Bob Ley has come a long way since graduating from Seton Hall University in 1976.
A native of Bloomfield, N.J., and WSOU Hall of Famer, the ESPN on-air personality is set to host the network’s 25th anniversary special for its award-winning investigative sports news program, Outside the Lines.
“OTL’s longevity is a testament to the fact that there is both a qualitative and quantitative audience for thoughtful, probing, investigative and down-below-the-line journalism,” Ley said in an interview with The Setonian.
The special will air on ESPN on Tuesday, July 7 at 7 p.m. in the form of a one-hour event that includes a piece on former Rutgers men’s basketball coach Mike Rice, an update on former Pop Warner star Donovan Hill – he suffered a paralyzing spinal fracture at age 13 after a head-first tackle – and segments regarding concussions in the NFL, race in sports and the show’s past coverage of sexual assaults.
“Looking back through 25 years of Outside the Lines has reminded us of the tenacity of our producers and correspondents in their efforts to report the stories that no one else in our industry was covering,” said ESPN Vice President of SportsCenter & News, Storytelling Units Craig Lazarus in a press release.
The special will also take a look at some of OTL’s most memorable moments, many of which include Ley.
Ley has hosted OTL since its start in 1990, reporting on the sports world’s most moving, controversial and impactful stories for a quarter of a century. A staple among ESPN programing, OTL has won 11 Sports Emmy Awards, three CableACE Awards for best Sports Information Series and various other awards for television journalism, including several Edward R. Murrow awards, Peabody recognition and a recent duPont honor. Still, despite so much success, Ley knows both he and OTL can improve.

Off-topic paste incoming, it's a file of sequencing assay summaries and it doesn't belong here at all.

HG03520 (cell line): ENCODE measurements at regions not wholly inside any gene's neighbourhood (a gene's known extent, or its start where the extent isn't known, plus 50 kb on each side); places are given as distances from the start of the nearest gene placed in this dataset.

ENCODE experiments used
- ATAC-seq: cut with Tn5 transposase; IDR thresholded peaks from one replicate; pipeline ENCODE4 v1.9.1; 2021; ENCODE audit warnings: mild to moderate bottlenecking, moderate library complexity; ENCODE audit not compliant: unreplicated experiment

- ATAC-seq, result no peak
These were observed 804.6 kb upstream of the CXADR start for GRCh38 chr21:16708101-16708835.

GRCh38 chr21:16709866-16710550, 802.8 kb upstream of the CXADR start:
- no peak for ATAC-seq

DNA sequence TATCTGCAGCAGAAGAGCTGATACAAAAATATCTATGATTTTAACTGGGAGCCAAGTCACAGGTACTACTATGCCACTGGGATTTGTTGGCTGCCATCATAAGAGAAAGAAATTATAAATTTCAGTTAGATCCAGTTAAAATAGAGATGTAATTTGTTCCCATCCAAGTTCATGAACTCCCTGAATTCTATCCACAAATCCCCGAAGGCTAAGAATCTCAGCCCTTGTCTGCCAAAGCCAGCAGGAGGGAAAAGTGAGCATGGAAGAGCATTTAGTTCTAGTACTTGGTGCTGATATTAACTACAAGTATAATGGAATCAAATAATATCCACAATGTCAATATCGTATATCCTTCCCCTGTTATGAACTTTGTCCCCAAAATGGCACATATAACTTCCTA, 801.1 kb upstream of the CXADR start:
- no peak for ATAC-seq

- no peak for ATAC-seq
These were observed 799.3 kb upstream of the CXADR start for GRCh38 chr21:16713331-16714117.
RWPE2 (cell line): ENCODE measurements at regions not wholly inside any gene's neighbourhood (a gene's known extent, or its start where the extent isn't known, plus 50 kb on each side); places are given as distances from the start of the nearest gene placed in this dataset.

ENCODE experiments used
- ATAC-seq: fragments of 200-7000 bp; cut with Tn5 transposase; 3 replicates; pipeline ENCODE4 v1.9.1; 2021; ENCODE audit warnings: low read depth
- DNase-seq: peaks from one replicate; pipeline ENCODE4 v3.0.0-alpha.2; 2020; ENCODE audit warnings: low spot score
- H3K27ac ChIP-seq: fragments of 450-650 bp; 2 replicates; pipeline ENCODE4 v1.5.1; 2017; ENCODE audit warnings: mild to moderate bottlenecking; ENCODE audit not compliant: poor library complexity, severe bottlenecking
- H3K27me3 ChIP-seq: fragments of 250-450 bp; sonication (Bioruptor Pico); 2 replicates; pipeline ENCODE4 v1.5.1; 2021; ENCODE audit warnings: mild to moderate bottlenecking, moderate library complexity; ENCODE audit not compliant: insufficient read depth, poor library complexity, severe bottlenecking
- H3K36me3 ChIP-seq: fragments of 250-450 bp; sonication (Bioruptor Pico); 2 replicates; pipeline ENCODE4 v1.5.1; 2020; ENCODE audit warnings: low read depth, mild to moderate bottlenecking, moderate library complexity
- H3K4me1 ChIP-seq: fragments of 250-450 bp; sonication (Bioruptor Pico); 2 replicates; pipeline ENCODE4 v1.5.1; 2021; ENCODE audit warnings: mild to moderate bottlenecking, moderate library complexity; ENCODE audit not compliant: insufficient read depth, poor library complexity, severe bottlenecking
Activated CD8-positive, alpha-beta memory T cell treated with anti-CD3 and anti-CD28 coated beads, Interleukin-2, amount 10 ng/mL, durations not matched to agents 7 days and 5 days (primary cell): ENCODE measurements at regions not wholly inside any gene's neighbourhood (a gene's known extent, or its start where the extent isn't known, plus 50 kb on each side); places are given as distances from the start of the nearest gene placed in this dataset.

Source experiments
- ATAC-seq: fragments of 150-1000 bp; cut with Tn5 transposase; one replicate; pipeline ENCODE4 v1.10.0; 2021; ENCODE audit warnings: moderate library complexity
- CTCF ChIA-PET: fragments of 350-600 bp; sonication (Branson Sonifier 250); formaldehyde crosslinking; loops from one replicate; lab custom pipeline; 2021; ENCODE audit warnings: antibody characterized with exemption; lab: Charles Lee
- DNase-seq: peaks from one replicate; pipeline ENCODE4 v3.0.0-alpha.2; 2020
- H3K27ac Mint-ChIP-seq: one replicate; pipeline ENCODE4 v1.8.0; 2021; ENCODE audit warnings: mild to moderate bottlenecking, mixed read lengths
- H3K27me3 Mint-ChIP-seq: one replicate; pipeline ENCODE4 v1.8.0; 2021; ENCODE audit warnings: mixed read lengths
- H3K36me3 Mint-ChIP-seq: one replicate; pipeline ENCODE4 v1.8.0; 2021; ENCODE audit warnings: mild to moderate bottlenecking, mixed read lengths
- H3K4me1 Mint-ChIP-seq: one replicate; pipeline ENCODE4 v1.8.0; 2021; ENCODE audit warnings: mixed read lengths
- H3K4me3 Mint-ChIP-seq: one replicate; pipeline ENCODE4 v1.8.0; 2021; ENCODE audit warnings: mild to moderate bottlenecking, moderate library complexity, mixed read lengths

“We’re always looking to improve ourselves,” Ley said. “There’s never a sense of complacency. There’s satisfaction temporarily… you celebrate a little bit, but then you know what? The next morning back [it’s] ‘What have you done for me today? You have another show to do, another deadline.’ That’s what the place is about.”
The OTL celebration comes just over a month after Ley signed a long-term contract extension with ESPN. Exact terms of the deal have not been made public, but the pact will keep the Worldwide Leader’s longest-tenured commentator at the network for the foreseeable future.
“I enjoy what I’m doing,” Ley said of his decision to re-up with the network. “I enjoy the work and the people and the challenge most of all. It’s new and it’s different every day. It’s not a job, it’s a challenge – two very different things. In that regard, that made it an easy call that we wanted to continue doing it.”
“I am thrilled that Bob Ley will continue at ESPN,” company president John Skipper added in a different release. “For the past 35 years he has set the standard for sports journalism and we and fans have been the beneficiary. At any significant news event we can count on Bob to be prepared, objective and keenly attuned to the issues and the search for informed truth… We are proud to keep him in the ESPN family.”